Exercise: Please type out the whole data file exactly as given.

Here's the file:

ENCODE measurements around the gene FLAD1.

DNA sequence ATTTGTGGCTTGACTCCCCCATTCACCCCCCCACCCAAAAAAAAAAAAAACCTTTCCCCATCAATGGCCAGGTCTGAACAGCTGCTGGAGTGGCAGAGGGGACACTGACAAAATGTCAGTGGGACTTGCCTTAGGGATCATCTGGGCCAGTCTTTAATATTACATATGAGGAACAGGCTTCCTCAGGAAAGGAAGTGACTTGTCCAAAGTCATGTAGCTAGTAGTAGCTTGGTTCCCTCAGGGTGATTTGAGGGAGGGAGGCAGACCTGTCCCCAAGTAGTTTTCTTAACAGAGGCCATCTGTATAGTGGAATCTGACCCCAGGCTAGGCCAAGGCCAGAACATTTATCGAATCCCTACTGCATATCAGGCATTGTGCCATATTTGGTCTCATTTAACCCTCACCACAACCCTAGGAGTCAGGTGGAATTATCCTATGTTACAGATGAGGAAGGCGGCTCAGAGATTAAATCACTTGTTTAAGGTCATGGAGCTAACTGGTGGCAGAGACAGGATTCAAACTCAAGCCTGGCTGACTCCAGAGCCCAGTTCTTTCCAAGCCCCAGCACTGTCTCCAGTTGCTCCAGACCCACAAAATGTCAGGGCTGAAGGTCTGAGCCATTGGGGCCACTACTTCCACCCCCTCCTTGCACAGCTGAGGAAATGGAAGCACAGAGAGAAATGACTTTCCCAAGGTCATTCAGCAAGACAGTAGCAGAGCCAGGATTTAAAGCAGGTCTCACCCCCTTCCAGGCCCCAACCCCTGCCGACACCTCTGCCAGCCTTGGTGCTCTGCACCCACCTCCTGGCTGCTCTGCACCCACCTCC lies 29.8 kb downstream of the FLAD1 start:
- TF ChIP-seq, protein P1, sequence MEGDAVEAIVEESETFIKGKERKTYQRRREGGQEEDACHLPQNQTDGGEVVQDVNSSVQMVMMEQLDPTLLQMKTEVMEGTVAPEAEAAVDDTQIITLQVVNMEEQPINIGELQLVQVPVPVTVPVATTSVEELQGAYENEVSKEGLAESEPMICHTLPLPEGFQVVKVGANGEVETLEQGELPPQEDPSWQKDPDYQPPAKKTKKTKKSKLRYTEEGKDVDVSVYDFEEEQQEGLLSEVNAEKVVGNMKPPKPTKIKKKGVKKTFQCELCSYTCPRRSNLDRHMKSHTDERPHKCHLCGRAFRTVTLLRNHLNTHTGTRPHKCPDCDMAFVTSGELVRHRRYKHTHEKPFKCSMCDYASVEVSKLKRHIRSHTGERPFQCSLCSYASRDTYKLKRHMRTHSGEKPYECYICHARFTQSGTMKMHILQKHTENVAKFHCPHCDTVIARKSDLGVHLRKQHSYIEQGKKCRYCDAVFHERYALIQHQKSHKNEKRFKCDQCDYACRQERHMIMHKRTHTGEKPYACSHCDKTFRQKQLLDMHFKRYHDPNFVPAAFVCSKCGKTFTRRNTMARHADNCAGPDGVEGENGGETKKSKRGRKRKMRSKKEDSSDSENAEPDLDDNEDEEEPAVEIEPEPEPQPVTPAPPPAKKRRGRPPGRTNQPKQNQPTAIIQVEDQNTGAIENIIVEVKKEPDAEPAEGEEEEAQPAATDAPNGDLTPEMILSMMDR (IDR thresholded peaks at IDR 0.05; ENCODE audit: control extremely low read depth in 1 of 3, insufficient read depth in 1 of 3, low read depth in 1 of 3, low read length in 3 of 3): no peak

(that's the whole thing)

ENCODE measurements around the gene FLAD1.

DNA sequence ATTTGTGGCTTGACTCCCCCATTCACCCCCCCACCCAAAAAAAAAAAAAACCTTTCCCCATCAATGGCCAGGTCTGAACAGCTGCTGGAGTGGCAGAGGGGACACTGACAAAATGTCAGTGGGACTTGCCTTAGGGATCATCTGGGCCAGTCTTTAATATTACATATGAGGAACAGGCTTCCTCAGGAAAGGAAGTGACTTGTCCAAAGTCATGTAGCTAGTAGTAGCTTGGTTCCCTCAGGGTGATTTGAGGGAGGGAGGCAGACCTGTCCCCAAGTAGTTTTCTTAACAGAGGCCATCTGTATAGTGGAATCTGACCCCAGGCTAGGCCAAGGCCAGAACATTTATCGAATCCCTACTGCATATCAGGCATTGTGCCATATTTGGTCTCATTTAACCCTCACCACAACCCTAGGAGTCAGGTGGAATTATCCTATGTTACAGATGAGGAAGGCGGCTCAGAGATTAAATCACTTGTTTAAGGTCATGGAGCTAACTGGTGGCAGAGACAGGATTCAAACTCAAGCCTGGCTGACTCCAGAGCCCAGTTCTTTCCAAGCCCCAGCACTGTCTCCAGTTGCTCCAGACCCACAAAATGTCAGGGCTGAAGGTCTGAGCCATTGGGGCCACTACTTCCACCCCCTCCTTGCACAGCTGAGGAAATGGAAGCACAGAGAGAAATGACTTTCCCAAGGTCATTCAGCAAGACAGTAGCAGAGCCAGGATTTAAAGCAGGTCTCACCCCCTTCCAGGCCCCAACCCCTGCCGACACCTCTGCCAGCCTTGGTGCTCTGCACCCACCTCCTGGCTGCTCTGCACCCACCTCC lies 29.8 kb downstream of the FLAD1 start:
- TF ChIP-seq, protein P1, sequence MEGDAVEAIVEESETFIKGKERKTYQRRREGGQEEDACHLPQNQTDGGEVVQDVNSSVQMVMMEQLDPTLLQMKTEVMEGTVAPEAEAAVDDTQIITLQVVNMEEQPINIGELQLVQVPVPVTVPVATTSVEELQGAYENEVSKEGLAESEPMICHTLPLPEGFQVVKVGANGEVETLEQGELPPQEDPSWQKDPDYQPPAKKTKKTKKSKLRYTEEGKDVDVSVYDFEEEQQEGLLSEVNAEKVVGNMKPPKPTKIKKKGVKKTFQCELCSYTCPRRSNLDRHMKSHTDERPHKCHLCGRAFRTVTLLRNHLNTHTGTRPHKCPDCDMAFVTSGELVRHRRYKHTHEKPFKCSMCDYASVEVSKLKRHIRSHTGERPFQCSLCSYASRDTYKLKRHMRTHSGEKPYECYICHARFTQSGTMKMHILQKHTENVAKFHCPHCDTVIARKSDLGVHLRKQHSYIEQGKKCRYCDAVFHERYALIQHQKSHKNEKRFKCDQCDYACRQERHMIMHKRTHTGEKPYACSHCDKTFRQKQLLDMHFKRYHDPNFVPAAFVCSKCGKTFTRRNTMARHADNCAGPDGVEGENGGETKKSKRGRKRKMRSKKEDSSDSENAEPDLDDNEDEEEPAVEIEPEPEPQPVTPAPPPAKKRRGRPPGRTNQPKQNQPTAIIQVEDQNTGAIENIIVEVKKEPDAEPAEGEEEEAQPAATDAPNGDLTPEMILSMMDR (IDR thresholded peaks at IDR 0.05; ENCODE audit: control extremely low read depth in 1 of 3, insufficient read depth in 1 of 3, low read depth in 1 of 3, low read length in 3 of 3): no peak